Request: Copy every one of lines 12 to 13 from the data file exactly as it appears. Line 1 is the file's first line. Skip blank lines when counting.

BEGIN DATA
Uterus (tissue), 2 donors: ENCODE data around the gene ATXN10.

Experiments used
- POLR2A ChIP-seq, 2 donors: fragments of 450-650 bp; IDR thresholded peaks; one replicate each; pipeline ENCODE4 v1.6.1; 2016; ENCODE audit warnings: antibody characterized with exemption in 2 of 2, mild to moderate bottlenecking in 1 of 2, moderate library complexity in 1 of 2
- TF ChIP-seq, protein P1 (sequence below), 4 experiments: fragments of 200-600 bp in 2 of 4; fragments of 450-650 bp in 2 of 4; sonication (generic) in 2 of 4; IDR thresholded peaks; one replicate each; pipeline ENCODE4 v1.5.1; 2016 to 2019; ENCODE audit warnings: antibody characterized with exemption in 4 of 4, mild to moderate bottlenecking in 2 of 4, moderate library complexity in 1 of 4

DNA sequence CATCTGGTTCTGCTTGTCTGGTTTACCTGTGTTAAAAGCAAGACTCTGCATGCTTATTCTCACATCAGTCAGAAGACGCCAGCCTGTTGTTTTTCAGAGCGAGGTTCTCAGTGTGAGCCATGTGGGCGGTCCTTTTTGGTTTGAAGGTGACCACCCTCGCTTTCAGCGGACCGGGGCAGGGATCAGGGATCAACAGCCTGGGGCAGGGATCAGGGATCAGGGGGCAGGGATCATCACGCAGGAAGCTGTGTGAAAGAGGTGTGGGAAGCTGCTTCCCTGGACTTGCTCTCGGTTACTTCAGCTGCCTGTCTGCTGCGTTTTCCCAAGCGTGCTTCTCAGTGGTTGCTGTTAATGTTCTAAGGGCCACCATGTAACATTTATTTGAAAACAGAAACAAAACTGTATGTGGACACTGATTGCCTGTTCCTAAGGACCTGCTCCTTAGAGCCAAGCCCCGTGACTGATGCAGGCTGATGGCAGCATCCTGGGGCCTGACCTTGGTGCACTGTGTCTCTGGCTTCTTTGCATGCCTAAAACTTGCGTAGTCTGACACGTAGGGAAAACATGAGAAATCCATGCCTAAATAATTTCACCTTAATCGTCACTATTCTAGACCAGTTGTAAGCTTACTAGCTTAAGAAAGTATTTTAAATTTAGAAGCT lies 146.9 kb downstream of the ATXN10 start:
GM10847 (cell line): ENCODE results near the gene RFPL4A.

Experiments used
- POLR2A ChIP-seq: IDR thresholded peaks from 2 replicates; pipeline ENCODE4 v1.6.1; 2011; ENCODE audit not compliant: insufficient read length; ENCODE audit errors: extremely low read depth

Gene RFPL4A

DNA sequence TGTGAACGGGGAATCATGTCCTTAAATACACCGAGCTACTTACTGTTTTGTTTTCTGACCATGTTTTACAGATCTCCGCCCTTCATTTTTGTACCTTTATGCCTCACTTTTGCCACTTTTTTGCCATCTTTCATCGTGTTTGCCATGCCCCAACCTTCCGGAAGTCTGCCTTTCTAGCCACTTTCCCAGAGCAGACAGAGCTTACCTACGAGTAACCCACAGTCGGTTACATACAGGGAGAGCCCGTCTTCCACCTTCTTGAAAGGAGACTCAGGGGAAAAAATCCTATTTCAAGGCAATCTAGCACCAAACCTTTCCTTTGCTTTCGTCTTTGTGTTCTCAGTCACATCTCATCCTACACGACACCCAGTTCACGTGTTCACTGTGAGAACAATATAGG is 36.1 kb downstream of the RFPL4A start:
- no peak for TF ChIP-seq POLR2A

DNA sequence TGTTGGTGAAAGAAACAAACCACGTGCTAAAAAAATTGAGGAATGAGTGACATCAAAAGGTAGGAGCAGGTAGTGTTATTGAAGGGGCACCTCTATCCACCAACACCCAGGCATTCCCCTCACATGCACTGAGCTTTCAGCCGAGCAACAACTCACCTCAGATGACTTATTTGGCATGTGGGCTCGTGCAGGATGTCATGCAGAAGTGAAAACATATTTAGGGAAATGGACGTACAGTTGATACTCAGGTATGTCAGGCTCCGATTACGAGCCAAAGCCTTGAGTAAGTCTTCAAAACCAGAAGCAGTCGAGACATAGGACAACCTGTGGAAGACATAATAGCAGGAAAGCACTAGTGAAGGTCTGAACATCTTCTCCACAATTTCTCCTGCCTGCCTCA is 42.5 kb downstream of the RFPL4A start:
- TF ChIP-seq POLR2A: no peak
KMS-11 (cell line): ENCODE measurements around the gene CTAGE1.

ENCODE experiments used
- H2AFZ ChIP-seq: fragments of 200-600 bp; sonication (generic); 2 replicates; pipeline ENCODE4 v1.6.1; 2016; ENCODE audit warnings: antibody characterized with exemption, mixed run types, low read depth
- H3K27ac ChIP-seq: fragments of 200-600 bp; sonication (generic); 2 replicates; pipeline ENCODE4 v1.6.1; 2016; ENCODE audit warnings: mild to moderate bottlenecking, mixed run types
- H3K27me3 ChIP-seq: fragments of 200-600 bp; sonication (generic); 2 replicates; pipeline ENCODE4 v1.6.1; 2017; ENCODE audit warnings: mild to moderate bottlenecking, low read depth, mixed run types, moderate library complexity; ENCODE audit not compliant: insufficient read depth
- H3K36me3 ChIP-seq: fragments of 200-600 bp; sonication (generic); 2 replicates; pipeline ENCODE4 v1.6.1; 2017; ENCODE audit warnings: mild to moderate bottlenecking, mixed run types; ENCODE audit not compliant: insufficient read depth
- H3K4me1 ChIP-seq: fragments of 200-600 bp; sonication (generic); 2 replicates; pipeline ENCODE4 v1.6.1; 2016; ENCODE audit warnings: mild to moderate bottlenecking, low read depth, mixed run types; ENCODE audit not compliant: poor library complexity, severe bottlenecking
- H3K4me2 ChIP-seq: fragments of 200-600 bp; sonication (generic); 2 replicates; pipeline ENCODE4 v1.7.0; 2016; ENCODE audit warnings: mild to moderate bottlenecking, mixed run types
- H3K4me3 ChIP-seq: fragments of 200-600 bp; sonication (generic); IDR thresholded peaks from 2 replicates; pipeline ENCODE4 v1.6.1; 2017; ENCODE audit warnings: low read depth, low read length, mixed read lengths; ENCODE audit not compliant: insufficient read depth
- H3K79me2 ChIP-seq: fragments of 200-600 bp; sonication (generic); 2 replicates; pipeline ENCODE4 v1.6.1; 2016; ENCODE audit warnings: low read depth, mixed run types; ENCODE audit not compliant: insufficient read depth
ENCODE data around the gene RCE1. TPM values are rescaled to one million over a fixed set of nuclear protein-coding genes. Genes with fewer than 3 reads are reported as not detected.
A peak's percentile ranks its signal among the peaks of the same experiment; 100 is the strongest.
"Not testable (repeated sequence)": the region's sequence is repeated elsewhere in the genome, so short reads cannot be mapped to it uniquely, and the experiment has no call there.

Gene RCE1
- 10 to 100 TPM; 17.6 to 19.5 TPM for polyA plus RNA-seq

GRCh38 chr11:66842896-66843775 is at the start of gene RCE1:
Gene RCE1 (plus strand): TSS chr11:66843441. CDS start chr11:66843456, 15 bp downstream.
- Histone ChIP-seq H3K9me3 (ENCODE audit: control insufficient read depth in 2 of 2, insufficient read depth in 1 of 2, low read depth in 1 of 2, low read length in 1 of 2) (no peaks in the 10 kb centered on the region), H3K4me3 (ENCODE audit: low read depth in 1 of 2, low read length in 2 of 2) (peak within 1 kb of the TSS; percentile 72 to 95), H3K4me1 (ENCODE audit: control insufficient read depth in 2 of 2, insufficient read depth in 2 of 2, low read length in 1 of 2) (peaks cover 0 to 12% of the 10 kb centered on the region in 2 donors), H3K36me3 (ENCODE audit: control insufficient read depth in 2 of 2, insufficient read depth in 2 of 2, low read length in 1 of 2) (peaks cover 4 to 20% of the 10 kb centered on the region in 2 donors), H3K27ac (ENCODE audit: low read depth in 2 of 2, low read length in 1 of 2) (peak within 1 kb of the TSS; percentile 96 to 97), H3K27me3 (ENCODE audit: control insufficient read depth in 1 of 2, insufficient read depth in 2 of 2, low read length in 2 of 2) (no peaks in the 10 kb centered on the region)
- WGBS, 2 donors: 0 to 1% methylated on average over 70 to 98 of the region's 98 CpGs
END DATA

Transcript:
DNA sequence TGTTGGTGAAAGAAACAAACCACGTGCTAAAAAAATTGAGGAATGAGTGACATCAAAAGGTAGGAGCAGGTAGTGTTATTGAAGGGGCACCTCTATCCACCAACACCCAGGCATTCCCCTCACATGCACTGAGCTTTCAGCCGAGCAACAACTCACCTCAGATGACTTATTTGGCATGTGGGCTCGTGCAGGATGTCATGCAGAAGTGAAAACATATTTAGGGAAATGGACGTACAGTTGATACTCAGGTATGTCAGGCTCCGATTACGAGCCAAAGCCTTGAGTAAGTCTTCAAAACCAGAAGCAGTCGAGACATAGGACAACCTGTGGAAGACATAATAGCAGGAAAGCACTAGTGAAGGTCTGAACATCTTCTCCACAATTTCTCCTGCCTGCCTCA is 42.5 kb downstream of the RFPL4A start:
- TF ChIP-seq POLR2A: no peak